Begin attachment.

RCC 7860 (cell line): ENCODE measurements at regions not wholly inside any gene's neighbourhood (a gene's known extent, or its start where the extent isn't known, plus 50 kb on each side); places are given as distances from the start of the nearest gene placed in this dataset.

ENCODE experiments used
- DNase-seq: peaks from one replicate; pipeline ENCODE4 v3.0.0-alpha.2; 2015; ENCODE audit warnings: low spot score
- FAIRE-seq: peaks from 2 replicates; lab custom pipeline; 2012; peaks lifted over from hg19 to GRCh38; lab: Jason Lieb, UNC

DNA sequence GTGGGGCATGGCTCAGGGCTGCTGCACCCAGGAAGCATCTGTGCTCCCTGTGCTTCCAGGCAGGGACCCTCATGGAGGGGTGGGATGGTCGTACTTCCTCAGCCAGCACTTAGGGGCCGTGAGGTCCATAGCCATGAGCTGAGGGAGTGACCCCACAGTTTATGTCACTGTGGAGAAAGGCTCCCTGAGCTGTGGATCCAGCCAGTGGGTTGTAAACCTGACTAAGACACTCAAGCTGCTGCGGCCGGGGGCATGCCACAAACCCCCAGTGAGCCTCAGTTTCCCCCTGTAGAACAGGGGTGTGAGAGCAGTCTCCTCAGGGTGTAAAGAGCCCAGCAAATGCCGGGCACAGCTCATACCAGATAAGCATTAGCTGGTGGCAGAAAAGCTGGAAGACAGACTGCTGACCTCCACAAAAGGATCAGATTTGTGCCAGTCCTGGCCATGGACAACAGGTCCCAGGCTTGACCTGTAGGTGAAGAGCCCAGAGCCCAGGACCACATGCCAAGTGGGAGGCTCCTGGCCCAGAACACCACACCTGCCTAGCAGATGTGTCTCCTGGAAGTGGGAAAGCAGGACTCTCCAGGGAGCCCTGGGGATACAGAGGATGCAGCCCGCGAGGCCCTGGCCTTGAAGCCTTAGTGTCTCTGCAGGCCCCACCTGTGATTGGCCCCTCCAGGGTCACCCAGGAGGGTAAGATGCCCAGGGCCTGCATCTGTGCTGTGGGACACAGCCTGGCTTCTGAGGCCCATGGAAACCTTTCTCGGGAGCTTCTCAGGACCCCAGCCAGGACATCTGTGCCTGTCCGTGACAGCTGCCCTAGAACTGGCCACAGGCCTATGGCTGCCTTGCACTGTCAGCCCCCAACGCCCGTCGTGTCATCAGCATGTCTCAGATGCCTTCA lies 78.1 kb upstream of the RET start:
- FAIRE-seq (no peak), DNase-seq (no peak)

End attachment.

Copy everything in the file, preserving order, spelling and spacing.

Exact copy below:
RCC 7860 (cell line): ENCODE measurements at regions not wholly inside any gene's neighbourhood (a gene's known extent, or its start where the extent isn't known, plus 50 kb on each side); places are given as distances from the start of the nearest gene placed in this dataset.

ENCODE experiments used
- DNase-seq: peaks from one replicate; pipeline ENCODE4 v3.0.0-alpha.2; 2015; ENCODE audit warnings: low spot score
- FAIRE-seq: peaks from 2 replicates; lab custom pipeline; 2012; peaks lifted over from hg19 to GRCh38; lab: Jason Lieb, UNC

DNA sequence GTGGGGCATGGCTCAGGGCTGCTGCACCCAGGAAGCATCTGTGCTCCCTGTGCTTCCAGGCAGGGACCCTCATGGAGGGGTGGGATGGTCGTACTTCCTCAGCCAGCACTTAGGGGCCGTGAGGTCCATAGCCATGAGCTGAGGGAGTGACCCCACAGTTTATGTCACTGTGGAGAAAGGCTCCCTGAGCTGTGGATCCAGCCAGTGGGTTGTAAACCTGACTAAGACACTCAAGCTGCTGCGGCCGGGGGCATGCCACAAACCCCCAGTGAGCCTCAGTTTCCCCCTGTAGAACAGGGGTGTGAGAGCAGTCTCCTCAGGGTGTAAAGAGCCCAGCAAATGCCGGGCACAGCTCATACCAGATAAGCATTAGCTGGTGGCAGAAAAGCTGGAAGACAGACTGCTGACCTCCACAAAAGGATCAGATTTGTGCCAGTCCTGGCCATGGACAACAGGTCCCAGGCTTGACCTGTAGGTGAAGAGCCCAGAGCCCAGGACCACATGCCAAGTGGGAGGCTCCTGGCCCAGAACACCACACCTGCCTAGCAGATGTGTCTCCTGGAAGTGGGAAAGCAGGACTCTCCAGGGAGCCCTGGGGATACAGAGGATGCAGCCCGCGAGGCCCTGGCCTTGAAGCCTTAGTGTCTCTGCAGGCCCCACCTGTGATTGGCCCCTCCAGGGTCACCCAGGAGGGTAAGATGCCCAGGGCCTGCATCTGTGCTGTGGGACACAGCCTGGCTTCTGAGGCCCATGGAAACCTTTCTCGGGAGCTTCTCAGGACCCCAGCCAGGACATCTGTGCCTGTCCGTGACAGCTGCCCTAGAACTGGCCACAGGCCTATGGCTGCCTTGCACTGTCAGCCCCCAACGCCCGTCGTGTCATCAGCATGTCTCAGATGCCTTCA lies 78.1 kb upstream of the RET start:
- FAIRE-seq (no peak), DNase-seq (no peak)